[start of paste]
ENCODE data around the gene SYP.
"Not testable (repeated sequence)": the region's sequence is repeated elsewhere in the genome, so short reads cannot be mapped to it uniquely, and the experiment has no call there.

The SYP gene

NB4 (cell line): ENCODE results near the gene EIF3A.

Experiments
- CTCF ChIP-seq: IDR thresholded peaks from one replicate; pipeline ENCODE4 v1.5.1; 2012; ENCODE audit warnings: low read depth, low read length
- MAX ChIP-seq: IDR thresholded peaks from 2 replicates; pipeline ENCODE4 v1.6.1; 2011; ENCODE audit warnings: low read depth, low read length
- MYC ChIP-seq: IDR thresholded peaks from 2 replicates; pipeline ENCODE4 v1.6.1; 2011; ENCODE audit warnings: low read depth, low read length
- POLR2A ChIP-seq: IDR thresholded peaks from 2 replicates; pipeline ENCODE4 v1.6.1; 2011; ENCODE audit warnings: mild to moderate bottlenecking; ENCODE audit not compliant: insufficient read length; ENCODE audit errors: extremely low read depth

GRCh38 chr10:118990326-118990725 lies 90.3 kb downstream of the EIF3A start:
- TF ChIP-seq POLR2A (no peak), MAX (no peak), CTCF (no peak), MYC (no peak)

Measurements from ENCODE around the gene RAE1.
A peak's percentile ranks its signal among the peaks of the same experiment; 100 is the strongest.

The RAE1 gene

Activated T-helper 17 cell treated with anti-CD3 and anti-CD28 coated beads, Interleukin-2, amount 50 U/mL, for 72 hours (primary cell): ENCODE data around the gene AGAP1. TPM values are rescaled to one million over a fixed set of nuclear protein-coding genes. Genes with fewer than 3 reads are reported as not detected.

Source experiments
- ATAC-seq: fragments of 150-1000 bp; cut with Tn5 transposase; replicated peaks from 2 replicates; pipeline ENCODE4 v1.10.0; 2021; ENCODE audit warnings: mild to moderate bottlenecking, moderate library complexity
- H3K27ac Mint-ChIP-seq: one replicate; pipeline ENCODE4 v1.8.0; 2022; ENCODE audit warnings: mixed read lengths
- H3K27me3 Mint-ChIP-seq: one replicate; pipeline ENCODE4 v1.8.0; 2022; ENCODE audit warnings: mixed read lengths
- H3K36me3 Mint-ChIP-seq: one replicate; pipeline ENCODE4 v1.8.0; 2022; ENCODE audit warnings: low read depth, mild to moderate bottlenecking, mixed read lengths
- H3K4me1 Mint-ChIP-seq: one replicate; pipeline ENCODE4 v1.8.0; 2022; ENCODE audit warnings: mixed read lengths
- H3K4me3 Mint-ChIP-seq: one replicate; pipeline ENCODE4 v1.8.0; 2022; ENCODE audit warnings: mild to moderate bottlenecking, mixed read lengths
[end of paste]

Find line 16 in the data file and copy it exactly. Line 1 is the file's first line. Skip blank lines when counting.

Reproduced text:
Source experiments